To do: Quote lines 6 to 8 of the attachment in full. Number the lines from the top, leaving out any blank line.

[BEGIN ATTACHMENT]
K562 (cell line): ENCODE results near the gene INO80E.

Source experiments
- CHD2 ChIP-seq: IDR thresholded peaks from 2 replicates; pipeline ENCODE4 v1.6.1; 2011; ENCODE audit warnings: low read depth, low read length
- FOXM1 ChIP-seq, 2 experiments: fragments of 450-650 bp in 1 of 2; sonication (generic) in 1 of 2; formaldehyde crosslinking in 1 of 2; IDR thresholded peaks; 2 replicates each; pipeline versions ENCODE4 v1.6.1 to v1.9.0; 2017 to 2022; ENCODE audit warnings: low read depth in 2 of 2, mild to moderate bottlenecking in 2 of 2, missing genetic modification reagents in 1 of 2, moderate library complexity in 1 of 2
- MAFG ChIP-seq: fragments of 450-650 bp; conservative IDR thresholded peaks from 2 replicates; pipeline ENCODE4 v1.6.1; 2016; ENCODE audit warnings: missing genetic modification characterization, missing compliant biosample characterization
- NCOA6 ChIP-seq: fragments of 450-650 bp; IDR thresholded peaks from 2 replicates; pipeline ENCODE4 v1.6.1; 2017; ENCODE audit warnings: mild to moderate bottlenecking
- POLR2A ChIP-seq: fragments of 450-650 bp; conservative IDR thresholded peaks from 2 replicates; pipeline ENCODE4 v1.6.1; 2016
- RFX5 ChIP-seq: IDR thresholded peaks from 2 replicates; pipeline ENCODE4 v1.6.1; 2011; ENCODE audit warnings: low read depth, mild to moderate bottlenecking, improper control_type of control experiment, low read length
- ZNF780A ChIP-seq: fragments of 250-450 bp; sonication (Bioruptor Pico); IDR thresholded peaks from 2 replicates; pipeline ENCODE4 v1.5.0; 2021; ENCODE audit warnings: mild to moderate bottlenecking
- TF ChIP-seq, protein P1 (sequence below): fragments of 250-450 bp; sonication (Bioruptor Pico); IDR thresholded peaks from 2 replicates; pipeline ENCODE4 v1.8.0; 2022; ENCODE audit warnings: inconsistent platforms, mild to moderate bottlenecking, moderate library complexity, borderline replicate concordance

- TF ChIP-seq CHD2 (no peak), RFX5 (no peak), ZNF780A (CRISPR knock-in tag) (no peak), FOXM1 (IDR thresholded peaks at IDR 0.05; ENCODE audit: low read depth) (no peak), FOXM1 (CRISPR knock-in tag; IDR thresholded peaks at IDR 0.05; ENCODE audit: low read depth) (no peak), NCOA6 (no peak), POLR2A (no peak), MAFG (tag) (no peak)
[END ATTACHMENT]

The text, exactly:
- NCOA6 ChIP-seq: fragments of 450-650 bp; IDR thresholded peaks from 2 replicates; pipeline ENCODE4 v1.6.1; 2017; ENCODE audit warnings: mild to moderate bottlenecking
- POLR2A ChIP-seq: fragments of 450-650 bp; conservative IDR thresholded peaks from 2 replicates; pipeline ENCODE4 v1.6.1; 2016
- RFX5 ChIP-seq: IDR thresholded peaks from 2 replicates; pipeline ENCODE4 v1.6.1; 2011; ENCODE audit warnings: low read depth, mild to moderate bottlenecking, improper control_type of control experiment, low read length